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I'm considering buying a new split unit air conditioner for my home. Actually, this will be for a room that is planned as a short-term rental. I'm located in Bombay, India, now referred to as Mumbai.

One question I am facing is whether an inverter or a regular air-conditioner is a better choice. I was told by one dealer that inverter air-conditioners can be problematic choices, especially in humid climates near the sea. This pretty much describes my home, which is less than a kilometer from the shores of the Arabian Sea. I checked this out on the web a bit. While I did not find much information, I did find some supporting evidence. Notably, Daikin Inverter AC Unit Fail - Moisture / Salts Damage to PCB.

Basically, the issue is that an inverter is rather more complex electronically than a regular air-conditioner, because it is doing more. This manifests itself in more complex circuitry and more circuit boards. These are referred to here as PCBs (presumably Printed Circuit boards), Given salty damp air, these circuits corrode over time. And in an inverter, there are more of these circuits. And they apparently cost more to repair. The bottom line, then, is that if you are near the sea, don't use an inverter, because you will have more frequent breakdowns and higher maintenance costs.

What is puzzling is, if this is true, why isn't there more discussion about this on the net? And other dealers I asked disagreed about this.

I'll also mention parenthetically that I have tentatively settled on Mitsubishi Heavy Industries machines. This is not directly relevant to this question, so I'll leave out the details of that - it is specific to my specific buying environment. One dealer I talked to said the PCBs in MHI machines were silicone-coated, so it wasn't an issue. I'm sceptical.

UPDATE/ADDENDUM: I eventually bought a normal A/C for the rental mentioned above. But now I'm considering buying an A/C for my own room. The difference here is that I run the A/C in my own room most of the time, so maybe it would make sense to buy an inverter for it even if it doesn't last as long as a regular A/C. Thoughts?

  • If the board has a WR coating it would be better but inverter based units do fail more often because of the additional electronics. However it won't be long in some locations and inverter based may be required for energy savings. – Ed Beal Nov 22 '17 at 14:31
  • Hi @EdBeal, thank you for your comment. But I don't understand what you mean by "However it won't be long in some locations". Can you expand on what you mean by this? – Faheem Mitha Nov 22 '17 at 15:21
  • Some regions are mandating energy efficiency. The inverter driven units do save on operating cost. One example of this in the U.S. is water heaters they are mandated by code now, some local jurisdictions require higher rated AC units already. You may want to check local requirements just to make sure. But the weather resistant coatings is a must for me (west coast USA). Hope this cleared up the comment. – Ed Beal Nov 22 '17 at 15:42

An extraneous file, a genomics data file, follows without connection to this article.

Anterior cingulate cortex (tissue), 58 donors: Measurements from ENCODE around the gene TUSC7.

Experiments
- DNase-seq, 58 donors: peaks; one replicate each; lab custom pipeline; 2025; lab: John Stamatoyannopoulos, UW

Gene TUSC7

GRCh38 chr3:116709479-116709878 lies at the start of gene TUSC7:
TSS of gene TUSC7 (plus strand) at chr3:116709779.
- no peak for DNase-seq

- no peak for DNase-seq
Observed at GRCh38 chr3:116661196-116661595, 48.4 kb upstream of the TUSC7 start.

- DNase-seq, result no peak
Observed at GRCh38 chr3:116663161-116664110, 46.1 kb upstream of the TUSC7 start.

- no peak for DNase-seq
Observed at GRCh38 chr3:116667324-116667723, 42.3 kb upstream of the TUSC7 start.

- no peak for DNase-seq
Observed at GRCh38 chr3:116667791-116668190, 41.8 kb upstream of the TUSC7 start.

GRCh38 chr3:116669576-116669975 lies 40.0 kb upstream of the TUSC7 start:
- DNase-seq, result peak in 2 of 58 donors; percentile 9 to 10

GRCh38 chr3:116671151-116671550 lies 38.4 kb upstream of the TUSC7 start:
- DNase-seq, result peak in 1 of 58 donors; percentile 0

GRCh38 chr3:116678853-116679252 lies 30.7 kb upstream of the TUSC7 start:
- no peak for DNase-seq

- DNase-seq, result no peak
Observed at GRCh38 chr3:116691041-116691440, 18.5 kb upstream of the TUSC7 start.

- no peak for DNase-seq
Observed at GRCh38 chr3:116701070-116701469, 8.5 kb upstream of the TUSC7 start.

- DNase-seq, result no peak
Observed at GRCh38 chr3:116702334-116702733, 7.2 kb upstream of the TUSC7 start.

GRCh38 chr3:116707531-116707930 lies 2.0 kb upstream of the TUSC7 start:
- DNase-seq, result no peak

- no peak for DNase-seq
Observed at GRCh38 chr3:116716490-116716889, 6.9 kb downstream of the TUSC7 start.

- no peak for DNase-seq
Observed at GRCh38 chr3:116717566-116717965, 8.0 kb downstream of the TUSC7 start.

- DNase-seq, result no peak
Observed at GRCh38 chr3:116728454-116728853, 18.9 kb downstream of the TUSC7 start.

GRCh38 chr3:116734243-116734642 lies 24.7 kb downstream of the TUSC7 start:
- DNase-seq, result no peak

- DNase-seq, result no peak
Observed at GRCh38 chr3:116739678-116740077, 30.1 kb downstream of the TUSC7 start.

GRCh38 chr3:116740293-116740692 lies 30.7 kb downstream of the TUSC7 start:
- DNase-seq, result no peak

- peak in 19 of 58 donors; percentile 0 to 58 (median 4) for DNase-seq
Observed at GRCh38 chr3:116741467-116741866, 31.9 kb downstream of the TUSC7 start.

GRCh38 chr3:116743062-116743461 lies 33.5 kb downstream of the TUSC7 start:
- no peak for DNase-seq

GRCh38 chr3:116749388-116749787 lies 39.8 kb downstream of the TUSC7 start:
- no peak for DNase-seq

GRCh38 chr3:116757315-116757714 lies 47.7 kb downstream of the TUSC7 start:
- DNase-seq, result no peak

• Thanks @EdBeal. Would you consider writing an answer? I don't think India has any rules about what kind of A/C unit to use, and if it did, people would ignore it. Anyway, my main concern is about the tradeoffs here - more failures vs enhanced efficiency. I do currently run my A/C all the time, and that looks unlikely to change, at least in the short term. So maybe a more efficient A/C would make sense. I see I haven't mentioned that in the question - I'll add it now. – Faheem Mitha Nov 22 '17 at 20:29
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I'm in Michigan and we get harsh winters and salt our roads. Salty roads and ice get on our cars, and this combination is really harsh on our metal parts of our cars. Salty humidity is also very harsh on any metal parts, even galvanized steel. Now galvanized steel in the US has improved in the past 20 years, but it is not impervious to salt water.

That said, you will need to have all important parts coated some how to prevent corrosion as salty humidity is super corrosive. There is a service in the US that coats cell phones with a nano coating. They don't even take apart the cell phone. After the phone is processed you can drop it in a pool and it will still work. The phone is guaranteed for life vs moisture and water. Liquipel.

If the AC company has this service available they can coat their PCB boards and that should help a lot. Or they can use another coating on the PCB boards. The coating cannot conduct electricity or it will short out the boards.

  • Hi Bulrush, as I wrote in my answer, "One dealer I talked to said the PCBs in MHI machines were silicone-coated, so it wasn't an issue. I'm sceptical." He then showed me a sample circuit board coated with said silicone coating. It was visibly shiny. Would this in itself suffice to protect the machine's electronics, assuming the machine's electronics are not waterproof, which I am reasonably sure is the case? In any case, wouldn't this coating eventually wear out? It must be very thin. – Faheem Mitha Mar 27 '15 at 14:31
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Copied to an answer as requested. If the board has a WR coating it would be better but inverter based units do fail more often because of the additional electronics. However it won't be long in some locations and inverter based may be required for energy savings. Some regions are mandating energy efficiency. The inverter driven units do save on operating cost. One example of this in the U.S. is water heaters they are mandated by code now, some local jurisdictions require higher rated AC units already. You may want to check local requirements just to make sure. But the weather resistant coatings is a must for me (west coast USA). Hope this cleared up the comment.

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